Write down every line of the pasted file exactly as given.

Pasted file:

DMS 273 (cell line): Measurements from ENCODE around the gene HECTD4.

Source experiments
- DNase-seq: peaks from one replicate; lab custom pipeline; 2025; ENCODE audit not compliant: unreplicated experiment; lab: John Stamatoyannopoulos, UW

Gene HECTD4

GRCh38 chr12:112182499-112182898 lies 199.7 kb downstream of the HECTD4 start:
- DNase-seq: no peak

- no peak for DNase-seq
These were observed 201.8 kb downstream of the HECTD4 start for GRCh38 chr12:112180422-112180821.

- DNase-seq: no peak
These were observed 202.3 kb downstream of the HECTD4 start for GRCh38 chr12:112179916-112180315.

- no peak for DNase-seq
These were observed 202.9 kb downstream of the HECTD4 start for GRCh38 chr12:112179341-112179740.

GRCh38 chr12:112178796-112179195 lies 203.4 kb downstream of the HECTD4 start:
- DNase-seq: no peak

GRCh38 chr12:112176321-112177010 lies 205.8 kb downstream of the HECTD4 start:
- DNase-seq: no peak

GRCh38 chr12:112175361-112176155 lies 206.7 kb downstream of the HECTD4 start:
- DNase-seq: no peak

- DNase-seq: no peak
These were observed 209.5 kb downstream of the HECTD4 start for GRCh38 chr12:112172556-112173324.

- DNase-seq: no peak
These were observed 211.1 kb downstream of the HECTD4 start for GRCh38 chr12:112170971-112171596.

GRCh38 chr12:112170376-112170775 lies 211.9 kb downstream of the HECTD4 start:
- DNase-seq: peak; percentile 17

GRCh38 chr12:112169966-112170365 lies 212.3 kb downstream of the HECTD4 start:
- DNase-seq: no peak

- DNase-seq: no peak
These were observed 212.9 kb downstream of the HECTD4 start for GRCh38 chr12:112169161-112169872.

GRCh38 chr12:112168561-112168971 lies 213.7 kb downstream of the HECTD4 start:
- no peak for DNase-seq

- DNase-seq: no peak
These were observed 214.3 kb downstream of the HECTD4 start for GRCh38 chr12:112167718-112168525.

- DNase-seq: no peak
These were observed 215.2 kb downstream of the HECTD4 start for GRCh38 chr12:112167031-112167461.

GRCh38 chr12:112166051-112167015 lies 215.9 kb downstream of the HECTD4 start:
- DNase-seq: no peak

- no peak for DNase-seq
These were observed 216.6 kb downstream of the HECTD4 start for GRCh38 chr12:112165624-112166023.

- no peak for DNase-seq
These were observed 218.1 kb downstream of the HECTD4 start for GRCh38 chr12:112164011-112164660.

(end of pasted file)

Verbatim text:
DMS 273 (cell line): Measurements from ENCODE around the gene HECTD4.

Source experiments
- DNase-seq: peaks from one replicate; lab custom pipeline; 2025; ENCODE audit not compliant: unreplicated experiment; lab: John Stamatoyannopoulos, UW

Gene HECTD4

GRCh38 chr12:112182499-112182898 lies 199.7 kb downstream of the HECTD4 start:
- DNase-seq: no peak

- no peak for DNase-seq
These were observed 201.8 kb downstream of the HECTD4 start for GRCh38 chr12:112180422-112180821.

- DNase-seq: no peak
These were observed 202.3 kb downstream of the HECTD4 start for GRCh38 chr12:112179916-112180315.

- no peak for DNase-seq
These were observed 202.9 kb downstream of the HECTD4 start for GRCh38 chr12:112179341-112179740.

GRCh38 chr12:112178796-112179195 lies 203.4 kb downstream of the HECTD4 start:
- DNase-seq: no peak

GRCh38 chr12:112176321-112177010 lies 205.8 kb downstream of the HECTD4 start:
- DNase-seq: no peak

GRCh38 chr12:112175361-112176155 lies 206.7 kb downstream of the HECTD4 start:
- DNase-seq: no peak

- DNase-seq: no peak
These were observed 209.5 kb downstream of the HECTD4 start for GRCh38 chr12:112172556-112173324.

- DNase-seq: no peak
These were observed 211.1 kb downstream of the HECTD4 start for GRCh38 chr12:112170971-112171596.

GRCh38 chr12:112170376-112170775 lies 211.9 kb downstream of the HECTD4 start:
- DNase-seq: peak; percentile 17

GRCh38 chr12:112169966-112170365 lies 212.3 kb downstream of the HECTD4 start:
- DNase-seq: no peak

- DNase-seq: no peak
These were observed 212.9 kb downstream of the HECTD4 start for GRCh38 chr12:112169161-112169872.

GRCh38 chr12:112168561-112168971 lies 213.7 kb downstream of the HECTD4 start:
- no peak for DNase-seq

- DNase-seq: no peak
These were observed 214.3 kb downstream of the HECTD4 start for GRCh38 chr12:112167718-112168525.

- DNase-seq: no peak
These were observed 215.2 kb downstream of the HECTD4 start for GRCh38 chr12:112167031-112167461.

GRCh38 chr12:112166051-112167015 lies 215.9 kb downstream of the HECTD4 start:
- DNase-seq: no peak

- no peak for DNase-seq
These were observed 216.6 kb downstream of the HECTD4 start for GRCh38 chr12:112165624-112166023.

- no peak for DNase-seq
These were observed 218.1 kb downstream of the HECTD4 start for GRCh38 chr12:112164011-112164660.